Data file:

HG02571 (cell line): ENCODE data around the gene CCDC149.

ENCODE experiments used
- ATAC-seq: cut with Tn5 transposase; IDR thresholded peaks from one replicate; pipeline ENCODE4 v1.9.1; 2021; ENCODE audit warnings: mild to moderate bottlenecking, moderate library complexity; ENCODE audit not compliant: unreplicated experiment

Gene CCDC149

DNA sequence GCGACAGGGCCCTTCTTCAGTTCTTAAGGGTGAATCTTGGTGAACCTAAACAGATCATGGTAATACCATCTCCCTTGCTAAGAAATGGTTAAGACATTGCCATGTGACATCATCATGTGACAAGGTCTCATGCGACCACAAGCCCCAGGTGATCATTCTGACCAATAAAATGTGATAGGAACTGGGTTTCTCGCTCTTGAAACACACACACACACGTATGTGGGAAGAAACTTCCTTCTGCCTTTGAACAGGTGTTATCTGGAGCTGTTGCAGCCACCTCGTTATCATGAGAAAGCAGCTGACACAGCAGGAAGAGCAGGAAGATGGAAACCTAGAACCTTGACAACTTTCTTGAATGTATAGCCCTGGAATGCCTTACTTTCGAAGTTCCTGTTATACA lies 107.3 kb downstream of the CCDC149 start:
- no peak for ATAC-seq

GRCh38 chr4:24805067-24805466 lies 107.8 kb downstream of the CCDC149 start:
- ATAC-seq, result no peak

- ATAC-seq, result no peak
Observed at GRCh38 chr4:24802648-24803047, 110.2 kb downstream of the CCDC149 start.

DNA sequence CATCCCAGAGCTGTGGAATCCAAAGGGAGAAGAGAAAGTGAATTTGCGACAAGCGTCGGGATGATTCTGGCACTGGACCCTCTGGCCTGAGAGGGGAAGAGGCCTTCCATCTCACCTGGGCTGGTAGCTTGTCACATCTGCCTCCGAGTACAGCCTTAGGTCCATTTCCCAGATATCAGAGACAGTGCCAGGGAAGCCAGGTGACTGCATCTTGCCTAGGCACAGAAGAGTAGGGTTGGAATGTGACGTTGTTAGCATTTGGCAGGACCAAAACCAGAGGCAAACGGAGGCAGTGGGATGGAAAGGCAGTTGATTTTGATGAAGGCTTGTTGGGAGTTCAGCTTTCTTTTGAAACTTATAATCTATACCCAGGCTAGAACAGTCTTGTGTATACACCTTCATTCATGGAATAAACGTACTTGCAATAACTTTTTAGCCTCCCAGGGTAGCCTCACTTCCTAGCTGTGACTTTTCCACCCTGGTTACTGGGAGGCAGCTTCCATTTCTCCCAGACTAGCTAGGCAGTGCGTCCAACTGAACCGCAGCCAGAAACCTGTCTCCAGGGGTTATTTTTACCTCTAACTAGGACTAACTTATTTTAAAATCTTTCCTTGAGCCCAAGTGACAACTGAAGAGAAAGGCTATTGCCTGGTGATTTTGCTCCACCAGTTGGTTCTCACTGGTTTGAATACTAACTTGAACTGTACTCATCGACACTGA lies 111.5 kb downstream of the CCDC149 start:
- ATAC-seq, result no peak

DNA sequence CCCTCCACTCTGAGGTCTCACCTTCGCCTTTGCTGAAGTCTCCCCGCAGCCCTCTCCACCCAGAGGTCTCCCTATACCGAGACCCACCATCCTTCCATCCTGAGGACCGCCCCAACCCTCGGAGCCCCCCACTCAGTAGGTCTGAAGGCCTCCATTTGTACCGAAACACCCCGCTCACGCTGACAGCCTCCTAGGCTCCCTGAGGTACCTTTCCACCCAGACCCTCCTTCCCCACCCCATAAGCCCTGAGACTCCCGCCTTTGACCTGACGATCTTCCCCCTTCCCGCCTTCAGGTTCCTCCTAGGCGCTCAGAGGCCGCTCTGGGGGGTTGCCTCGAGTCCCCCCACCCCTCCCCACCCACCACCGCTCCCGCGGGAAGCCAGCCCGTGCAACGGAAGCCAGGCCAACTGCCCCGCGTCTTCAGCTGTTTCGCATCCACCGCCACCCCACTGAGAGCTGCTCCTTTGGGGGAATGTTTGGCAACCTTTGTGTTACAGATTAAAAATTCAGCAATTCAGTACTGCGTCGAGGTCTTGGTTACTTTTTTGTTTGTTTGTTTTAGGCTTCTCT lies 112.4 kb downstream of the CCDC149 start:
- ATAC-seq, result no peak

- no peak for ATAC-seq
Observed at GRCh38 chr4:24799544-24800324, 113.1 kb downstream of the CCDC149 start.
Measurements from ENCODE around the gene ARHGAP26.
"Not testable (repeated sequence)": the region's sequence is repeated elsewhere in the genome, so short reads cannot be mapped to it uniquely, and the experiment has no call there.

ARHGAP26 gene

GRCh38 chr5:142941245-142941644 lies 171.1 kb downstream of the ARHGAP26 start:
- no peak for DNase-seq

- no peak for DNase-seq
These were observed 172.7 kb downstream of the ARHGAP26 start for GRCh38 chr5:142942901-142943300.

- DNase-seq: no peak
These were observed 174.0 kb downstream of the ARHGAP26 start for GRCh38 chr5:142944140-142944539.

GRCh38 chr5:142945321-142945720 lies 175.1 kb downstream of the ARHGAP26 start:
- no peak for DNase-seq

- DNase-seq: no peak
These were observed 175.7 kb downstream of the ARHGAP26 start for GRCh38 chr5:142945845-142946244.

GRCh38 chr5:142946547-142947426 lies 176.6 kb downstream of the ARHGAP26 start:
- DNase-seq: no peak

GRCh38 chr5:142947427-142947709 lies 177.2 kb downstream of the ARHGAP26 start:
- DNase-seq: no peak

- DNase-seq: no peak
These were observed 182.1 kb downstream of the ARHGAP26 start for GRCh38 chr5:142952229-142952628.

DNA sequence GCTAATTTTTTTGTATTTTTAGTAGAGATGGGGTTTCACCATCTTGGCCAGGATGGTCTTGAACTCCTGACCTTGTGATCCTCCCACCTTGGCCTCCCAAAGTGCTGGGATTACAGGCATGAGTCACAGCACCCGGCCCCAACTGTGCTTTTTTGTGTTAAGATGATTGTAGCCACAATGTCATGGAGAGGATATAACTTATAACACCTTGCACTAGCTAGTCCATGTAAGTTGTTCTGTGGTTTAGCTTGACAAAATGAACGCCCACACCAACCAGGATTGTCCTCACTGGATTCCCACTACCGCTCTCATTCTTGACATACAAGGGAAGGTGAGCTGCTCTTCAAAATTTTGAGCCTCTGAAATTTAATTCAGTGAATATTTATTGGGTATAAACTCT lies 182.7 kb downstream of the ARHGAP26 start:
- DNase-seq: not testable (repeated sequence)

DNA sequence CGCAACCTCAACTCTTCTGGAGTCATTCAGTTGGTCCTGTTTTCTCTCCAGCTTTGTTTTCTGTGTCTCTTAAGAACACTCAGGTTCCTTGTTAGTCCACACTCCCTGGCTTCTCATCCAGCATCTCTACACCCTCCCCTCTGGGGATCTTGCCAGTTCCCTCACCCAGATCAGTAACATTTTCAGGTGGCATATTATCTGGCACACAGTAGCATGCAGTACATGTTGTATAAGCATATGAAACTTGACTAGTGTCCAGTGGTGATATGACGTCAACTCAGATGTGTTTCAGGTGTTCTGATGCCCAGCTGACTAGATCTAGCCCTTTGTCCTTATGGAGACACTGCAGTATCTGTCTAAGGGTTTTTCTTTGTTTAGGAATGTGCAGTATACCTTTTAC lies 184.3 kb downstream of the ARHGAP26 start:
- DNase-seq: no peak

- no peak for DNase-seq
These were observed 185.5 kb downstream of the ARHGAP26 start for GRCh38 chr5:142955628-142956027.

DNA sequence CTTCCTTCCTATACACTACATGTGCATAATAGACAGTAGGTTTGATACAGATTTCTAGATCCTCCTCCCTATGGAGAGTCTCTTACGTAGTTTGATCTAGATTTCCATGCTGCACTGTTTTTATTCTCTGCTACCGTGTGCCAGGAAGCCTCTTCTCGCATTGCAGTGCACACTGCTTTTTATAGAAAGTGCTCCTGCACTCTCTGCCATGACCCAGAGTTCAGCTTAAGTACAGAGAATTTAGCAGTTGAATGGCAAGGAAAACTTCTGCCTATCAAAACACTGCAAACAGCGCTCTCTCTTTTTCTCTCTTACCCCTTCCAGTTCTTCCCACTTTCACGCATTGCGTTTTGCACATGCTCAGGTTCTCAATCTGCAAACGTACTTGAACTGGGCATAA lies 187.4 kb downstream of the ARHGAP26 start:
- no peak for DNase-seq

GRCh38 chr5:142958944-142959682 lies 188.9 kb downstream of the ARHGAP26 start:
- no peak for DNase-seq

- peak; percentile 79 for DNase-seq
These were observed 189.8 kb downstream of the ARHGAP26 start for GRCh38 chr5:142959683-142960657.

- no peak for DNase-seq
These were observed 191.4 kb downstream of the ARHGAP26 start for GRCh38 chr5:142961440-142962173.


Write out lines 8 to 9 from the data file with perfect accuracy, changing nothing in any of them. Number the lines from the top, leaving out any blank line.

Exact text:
- ATAC-seq, result no peak

- ATAC-seq, result no peak